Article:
What kind of young child gets suspended on the ninth day of the school year?
A child who, even medicated at the most appropriate level still struggles to prevent the challenges of her ADHD from overcoming its benefits (and there are benefits, such as increased creativity).
A child with a fierce independent streak and a moderate case of Oppositional Defiant Disorder, who, in spite of it, must negotiate this world full of rules, especially for young kids.
A child like mine.
For those of you playing the home game, for more than three years, I have been a step-mom-like person in the lives of my partner’s two children, whom he and his ex-wife adopted from foster care. His ex-wife is remarried, so we are four co-parents to LaLa and Bubs. Some days, honestly, four parents are not enough.
The other day, I got a message from one of the parents that LaLa was being suspended from school for refusing to follow directions.
Unbeknownst to my partner and me, LaLa had been to the principal’s office three school days in a row for the same behavior–communication among the four of us is generally good and generally amicable, although sometimes things fall through the cracks.
So, that day being the third day, with an alternative classroom placement and in-school suspension failing, the principal had decided to send LaLa home for the rest of that day and the next day.
This fell on our custody day, and I was the one available to pick LaLa up, and I went over to their school to retrieve her.
I was surprised to find out that this was the third day in a row that LaLa had been in the principal’s office, as was her dad when I told him. The kids’ mom hadn’t told us.
Certainly, we have a non-traditional family. But in this day and age, there are a lot of family’s who have steps. Also, this is not our children’s first year at this school; the staff know us well.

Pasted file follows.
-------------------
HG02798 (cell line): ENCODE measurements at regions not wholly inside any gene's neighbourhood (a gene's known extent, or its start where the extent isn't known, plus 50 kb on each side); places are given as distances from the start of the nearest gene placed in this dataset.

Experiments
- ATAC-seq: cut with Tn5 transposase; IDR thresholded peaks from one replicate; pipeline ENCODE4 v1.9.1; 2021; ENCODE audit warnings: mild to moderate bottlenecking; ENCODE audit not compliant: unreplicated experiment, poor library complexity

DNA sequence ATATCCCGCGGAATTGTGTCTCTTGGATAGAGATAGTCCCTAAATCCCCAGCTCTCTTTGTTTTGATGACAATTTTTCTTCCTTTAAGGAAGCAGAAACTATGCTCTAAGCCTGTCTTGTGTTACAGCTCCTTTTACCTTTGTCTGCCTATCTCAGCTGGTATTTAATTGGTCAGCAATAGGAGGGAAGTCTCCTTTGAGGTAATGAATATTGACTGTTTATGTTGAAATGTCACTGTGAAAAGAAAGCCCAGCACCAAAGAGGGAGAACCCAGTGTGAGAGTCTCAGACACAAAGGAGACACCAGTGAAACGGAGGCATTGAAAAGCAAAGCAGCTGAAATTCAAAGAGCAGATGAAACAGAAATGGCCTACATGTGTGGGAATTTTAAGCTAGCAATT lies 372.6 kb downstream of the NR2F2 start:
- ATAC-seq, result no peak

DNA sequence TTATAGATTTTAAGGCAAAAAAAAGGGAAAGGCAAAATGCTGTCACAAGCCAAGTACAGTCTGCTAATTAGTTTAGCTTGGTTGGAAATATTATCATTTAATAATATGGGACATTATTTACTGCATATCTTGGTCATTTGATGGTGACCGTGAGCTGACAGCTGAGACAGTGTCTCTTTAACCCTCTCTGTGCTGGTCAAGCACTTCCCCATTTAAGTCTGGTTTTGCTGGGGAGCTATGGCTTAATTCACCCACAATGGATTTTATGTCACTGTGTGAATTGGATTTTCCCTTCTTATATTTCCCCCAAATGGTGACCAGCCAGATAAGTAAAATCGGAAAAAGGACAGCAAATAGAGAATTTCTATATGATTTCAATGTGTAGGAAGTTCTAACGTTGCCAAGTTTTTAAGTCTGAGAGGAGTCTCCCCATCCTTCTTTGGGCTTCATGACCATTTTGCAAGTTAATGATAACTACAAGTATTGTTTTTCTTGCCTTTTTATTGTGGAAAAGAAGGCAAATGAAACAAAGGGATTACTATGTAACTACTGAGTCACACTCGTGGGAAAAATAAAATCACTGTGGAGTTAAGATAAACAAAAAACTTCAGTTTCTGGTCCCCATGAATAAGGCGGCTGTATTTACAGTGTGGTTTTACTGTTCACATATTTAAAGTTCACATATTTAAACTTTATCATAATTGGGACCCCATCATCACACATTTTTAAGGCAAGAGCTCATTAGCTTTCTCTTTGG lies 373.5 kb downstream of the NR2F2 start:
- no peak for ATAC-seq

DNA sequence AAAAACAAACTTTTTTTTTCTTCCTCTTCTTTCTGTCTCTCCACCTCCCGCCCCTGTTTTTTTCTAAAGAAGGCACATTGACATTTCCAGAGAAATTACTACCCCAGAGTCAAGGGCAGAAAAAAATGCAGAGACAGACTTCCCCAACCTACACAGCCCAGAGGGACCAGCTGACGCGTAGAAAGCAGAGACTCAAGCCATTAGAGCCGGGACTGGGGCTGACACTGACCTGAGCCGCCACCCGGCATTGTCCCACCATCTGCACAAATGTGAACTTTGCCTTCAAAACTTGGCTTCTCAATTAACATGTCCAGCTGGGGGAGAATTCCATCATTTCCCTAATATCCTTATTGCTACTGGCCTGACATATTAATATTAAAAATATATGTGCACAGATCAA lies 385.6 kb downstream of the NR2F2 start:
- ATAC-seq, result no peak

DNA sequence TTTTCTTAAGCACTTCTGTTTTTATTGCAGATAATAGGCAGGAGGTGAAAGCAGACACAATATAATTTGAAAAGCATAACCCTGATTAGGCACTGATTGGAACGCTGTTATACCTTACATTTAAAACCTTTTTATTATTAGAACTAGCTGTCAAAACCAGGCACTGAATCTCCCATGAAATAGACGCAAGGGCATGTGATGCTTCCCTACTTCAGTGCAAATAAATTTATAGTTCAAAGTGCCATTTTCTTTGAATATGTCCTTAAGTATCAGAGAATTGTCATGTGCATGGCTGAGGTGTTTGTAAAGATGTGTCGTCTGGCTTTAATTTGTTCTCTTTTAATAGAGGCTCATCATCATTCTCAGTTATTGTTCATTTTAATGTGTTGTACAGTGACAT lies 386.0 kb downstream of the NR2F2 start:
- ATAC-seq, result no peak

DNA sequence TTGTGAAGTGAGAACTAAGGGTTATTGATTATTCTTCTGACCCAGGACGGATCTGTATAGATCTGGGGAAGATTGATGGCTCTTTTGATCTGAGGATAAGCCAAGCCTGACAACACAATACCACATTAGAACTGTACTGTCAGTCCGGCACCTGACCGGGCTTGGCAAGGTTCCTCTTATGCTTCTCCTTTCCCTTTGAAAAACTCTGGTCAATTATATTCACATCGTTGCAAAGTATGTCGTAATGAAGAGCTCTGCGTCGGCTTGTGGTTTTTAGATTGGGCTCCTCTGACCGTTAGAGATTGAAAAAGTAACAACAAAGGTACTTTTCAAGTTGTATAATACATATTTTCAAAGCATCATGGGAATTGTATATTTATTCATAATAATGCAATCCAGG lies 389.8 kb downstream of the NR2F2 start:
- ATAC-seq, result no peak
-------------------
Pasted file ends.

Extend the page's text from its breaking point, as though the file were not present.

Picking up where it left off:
We felt frustrated that a child whose goal was to get out of being at school was allowed to succeed, reinforcing the idea that if she just buckled down in her defiance, she would eventually break the adults/the system around her and get what she wanted. We are not ok with that, so we are working with her teacher and school on that.
That point aside, it is so, so important for schools to communicate with both custodial parents, hopefully at the same time.
Teachers and school staff often have more on their plates than any human can be reasonably expected to handle. This I know.
If LaLa’s teacher or principal had reached out to both households, we could have attempted to intervene before her behavior escalated to an out-of-school suspension. Maybe the outcome would have been different. Maybe the outcome would have been the same.
Now LaLa’s dad has reached out to her teacher (who is new to the school, but not new to teaching), and set the expectation that all four parents will be kept in the loop in one email.
This is something that should have happened on Day 1. That’s how we’ve handled it in the past, and it works well. We all get the same information, without having to rely on anyone else to tell us.
LaLa’s teacher eagerly asked us for tips and tricks in managing her behaviors. Armed with those, and open communication, LaLa’s days since returning from her suspension have been successful.
There will, no doubt, be other bumps along the way. But we look forward to watching both of our kids, challenges and all, continue to grow into themselves this school year.
Do you have a child in your life who is neuroatypical or has other needs outside of the norm? What tips and tricks did you use along the way to make school easier for them and you?